AUDIENCE MEMBER: We do, too (OFF-MIKE)
MCCAIN: The road was a difficult one from the outset, but your support and friendship never wavered. I cannot adequately express how deeply indebted I am to you.
I’m especially grateful to my wife, Cindy, my children, my dear mother…
… my dear mother and all my family, and to the many old and dear friends who have stood by my side through the many ups and downs of this long campaign.
I have always been a fortunate man, and never more so for the love and encouragement you have given me.
You know, campaigns are often harder on a candidate’s family than on the candidate, and that’s been true in this campaign.
All I can offer in compensation is my love and gratitude and the promise of more peaceful years ahead.
I am also — I am also, of course, very thankful to Governor Sarah Palin, one of the best campaigners I’ve ever seen…
… one of the best campaigners I have ever seen, and an impressive new voice in our party for reform and the principles that have always been our greatest strength…
… her husband Todd and their five beautiful children…
… for their tireless dedication to our cause, and the courage and grace they showed in the rough and tumble of a presidential campaign.
We can all look forward with great interest to her future service to Alaska, the Republican Party and our country.
To all my campaign comrades, from Rick Davis and Steve Schmidt and Mark Salter, to every last volunteer who fought so hard and valiantly, month after month, in what at times seemed to be the most challenged campaign in modern times, thank you so much. A lost election will never mean more to me than the privilege of your faith and friendship.
I don’t know — I don’t know what more we could have done to try to win this election. I’ll leave that to others to determine. Every candidate makes mistakes, and I’m sure I made my share of them. But I won’t spend a moment of the future regretting what might have been.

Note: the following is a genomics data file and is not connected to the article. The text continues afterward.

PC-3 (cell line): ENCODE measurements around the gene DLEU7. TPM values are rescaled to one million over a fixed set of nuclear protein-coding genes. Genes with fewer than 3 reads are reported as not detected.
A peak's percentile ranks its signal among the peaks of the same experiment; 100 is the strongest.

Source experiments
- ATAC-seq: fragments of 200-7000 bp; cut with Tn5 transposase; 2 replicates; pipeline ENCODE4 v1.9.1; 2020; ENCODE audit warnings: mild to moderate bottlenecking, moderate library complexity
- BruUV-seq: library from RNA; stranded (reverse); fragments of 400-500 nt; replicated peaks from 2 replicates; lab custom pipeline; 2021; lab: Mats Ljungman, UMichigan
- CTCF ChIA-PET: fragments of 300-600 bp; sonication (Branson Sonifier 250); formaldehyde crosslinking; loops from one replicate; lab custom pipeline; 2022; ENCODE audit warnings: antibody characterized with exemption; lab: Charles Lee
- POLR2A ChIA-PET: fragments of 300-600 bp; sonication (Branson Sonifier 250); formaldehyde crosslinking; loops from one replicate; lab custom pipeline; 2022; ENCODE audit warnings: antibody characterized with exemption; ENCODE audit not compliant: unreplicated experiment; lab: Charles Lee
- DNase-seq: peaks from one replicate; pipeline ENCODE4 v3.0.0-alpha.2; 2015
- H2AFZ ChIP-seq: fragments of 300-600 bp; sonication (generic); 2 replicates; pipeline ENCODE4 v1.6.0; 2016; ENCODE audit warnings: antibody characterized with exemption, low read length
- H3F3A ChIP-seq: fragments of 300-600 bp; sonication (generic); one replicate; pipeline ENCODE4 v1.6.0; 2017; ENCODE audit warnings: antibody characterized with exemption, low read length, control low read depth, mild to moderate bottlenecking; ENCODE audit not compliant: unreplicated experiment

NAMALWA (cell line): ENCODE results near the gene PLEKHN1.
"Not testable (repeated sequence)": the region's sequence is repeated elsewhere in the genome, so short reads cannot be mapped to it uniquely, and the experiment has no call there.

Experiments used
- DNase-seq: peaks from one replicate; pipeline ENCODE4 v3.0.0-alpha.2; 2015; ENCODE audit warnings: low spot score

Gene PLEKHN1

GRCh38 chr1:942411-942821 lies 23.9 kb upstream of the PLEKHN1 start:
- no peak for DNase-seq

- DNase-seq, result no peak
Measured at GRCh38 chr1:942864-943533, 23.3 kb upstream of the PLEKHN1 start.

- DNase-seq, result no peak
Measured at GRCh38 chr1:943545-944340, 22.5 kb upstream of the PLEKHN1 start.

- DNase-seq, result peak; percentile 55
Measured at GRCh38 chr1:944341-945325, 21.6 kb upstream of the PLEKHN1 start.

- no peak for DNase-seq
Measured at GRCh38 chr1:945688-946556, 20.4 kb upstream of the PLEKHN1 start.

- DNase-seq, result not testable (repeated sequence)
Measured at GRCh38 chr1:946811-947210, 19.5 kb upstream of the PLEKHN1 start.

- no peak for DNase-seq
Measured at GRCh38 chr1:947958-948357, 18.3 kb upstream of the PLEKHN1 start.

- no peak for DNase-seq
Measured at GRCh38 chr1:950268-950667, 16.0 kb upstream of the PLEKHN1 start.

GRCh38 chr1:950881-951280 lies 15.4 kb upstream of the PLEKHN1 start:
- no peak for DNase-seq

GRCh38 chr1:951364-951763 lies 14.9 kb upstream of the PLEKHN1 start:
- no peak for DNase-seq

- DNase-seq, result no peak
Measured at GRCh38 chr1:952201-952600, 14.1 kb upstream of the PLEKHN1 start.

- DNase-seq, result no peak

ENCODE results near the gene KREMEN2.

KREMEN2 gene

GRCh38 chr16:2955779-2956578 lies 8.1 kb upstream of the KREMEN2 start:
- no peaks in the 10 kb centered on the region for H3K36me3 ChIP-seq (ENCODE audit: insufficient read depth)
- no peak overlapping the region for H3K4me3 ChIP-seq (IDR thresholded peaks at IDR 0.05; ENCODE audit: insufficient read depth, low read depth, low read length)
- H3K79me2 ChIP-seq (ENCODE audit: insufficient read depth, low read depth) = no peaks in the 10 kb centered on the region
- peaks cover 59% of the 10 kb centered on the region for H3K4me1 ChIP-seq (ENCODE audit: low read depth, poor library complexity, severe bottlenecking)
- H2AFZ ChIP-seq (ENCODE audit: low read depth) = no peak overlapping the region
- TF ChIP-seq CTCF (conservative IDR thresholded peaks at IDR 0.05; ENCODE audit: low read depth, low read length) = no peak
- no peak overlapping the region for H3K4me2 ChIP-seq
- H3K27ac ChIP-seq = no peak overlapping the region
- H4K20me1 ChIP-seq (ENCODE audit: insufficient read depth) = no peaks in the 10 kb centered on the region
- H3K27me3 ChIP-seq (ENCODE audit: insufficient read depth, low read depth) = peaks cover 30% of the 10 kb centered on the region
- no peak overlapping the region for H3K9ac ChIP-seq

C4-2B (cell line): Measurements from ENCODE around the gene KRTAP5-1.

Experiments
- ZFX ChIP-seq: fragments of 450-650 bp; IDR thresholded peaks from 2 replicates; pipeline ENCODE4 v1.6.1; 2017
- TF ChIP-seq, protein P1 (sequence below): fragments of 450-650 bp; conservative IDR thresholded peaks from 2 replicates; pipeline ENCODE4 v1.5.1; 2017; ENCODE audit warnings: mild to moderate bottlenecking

This campaign was and will remain the great honor of my life, and my heart is filled with nothing but gratitude for the experience and to the American people for giving me a fair hearing before deciding that Senator Obama and my old friend Senator Joe Biden should have the honor of leading us for the next four years.
I would not — I would not be an American worthy of the name should I regret a fate that has allowed me the extraordinary privilege of serving this country for a half a century.
half a century.
Today, I was a candidate for the highest office in the country I love so much. And tonight, I remain her servant. That is blessing enough for anyone, and I thank the people of Arizona for it.
AUDIENCE: USA. USA. USA. USA.
Tonight — tonight, more than any night, I hold in my heart nothing but love for this country and for all its citizens, whether they supported me or Senator Obama — whether they supported me or Senator Obama.
I wish Godspeed to the man who was my former opponent and will be my president. And I call on all Americans, as I have often in this campaign, to not despair of our present difficulties, but to believe, always, in the promise and greatness of America, because nothing is inevitable here.
Americans never quit. We never surrender.
We never hide from history. We make history.
Thank you, and God bless you, and God bless America. Thank you all very much.